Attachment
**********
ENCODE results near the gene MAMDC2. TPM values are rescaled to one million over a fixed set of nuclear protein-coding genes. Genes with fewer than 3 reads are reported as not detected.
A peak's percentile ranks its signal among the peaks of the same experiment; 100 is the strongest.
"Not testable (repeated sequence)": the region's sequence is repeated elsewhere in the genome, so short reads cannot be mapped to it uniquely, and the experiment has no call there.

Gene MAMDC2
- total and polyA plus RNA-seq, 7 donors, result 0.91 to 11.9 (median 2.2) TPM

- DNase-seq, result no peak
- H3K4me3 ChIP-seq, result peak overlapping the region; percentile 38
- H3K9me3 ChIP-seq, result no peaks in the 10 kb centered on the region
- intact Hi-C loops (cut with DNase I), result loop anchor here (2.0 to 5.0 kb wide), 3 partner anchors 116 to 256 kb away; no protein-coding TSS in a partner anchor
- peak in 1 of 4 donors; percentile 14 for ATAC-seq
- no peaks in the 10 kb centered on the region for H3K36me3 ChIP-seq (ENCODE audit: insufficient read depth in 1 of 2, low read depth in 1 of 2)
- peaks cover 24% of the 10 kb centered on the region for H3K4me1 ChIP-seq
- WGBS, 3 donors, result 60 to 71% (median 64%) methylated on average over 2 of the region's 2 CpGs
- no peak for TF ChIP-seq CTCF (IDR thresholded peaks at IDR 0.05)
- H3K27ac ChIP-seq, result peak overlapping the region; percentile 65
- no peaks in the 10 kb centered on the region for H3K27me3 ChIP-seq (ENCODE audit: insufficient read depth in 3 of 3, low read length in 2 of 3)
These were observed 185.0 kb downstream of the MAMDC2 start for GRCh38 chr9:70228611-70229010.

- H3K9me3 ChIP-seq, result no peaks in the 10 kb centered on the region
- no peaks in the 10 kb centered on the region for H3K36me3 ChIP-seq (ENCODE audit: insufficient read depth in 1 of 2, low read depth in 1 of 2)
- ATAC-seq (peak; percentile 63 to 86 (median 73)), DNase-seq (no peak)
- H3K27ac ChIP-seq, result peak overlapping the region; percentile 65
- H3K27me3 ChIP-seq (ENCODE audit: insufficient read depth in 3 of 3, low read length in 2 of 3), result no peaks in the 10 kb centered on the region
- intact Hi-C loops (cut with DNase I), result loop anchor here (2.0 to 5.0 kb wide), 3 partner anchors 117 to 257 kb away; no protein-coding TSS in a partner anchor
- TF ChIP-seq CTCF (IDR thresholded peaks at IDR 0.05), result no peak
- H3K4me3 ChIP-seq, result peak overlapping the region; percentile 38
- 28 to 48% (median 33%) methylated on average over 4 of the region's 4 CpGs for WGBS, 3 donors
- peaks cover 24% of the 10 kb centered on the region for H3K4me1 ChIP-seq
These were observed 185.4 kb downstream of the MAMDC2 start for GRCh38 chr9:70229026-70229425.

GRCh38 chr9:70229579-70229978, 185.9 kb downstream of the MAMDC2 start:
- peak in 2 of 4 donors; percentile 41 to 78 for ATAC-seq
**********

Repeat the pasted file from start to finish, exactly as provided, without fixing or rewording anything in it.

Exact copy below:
ENCODE results near the gene MAMDC2. TPM values are rescaled to one million over a fixed set of nuclear protein-coding genes. Genes with fewer than 3 reads are reported as not detected.
A peak's percentile ranks its signal among the peaks of the same experiment; 100 is the strongest.
"Not testable (repeated sequence)": the region's sequence is repeated elsewhere in the genome, so short reads cannot be mapped to it uniquely, and the experiment has no call there.

Gene MAMDC2
- total and polyA plus RNA-seq, 7 donors, result 0.91 to 11.9 (median 2.2) TPM

- DNase-seq, result no peak
- H3K4me3 ChIP-seq, result peak overlapping the region; percentile 38
- H3K9me3 ChIP-seq, result no peaks in the 10 kb centered on the region
- intact Hi-C loops (cut with DNase I), result loop anchor here (2.0 to 5.0 kb wide), 3 partner anchors 116 to 256 kb away; no protein-coding TSS in a partner anchor
- peak in 1 of 4 donors; percentile 14 for ATAC-seq
- no peaks in the 10 kb centered on the region for H3K36me3 ChIP-seq (ENCODE audit: insufficient read depth in 1 of 2, low read depth in 1 of 2)
- peaks cover 24% of the 10 kb centered on the region for H3K4me1 ChIP-seq
- WGBS, 3 donors, result 60 to 71% (median 64%) methylated on average over 2 of the region's 2 CpGs
- no peak for TF ChIP-seq CTCF (IDR thresholded peaks at IDR 0.05)
- H3K27ac ChIP-seq, result peak overlapping the region; percentile 65
- no peaks in the 10 kb centered on the region for H3K27me3 ChIP-seq (ENCODE audit: insufficient read depth in 3 of 3, low read length in 2 of 3)
These were observed 185.0 kb downstream of the MAMDC2 start for GRCh38 chr9:70228611-70229010.

- H3K9me3 ChIP-seq, result no peaks in the 10 kb centered on the region
- no peaks in the 10 kb centered on the region for H3K36me3 ChIP-seq (ENCODE audit: insufficient read depth in 1 of 2, low read depth in 1 of 2)
- ATAC-seq (peak; percentile 63 to 86 (median 73)), DNase-seq (no peak)
- H3K27ac ChIP-seq, result peak overlapping the region; percentile 65
- H3K27me3 ChIP-seq (ENCODE audit: insufficient read depth in 3 of 3, low read length in 2 of 3), result no peaks in the 10 kb centered on the region
- intact Hi-C loops (cut with DNase I), result loop anchor here (2.0 to 5.0 kb wide), 3 partner anchors 117 to 257 kb away; no protein-coding TSS in a partner anchor
- TF ChIP-seq CTCF (IDR thresholded peaks at IDR 0.05), result no peak
- H3K4me3 ChIP-seq, result peak overlapping the region; percentile 38
- 28 to 48% (median 33%) methylated on average over 4 of the region's 4 CpGs for WGBS, 3 donors
- peaks cover 24% of the 10 kb centered on the region for H3K4me1 ChIP-seq
These were observed 185.4 kb downstream of the MAMDC2 start for GRCh38 chr9:70229026-70229425.

GRCh38 chr9:70229579-70229978, 185.9 kb downstream of the MAMDC2 start:
- peak in 2 of 4 donors; percentile 41 to 78 for ATAC-seq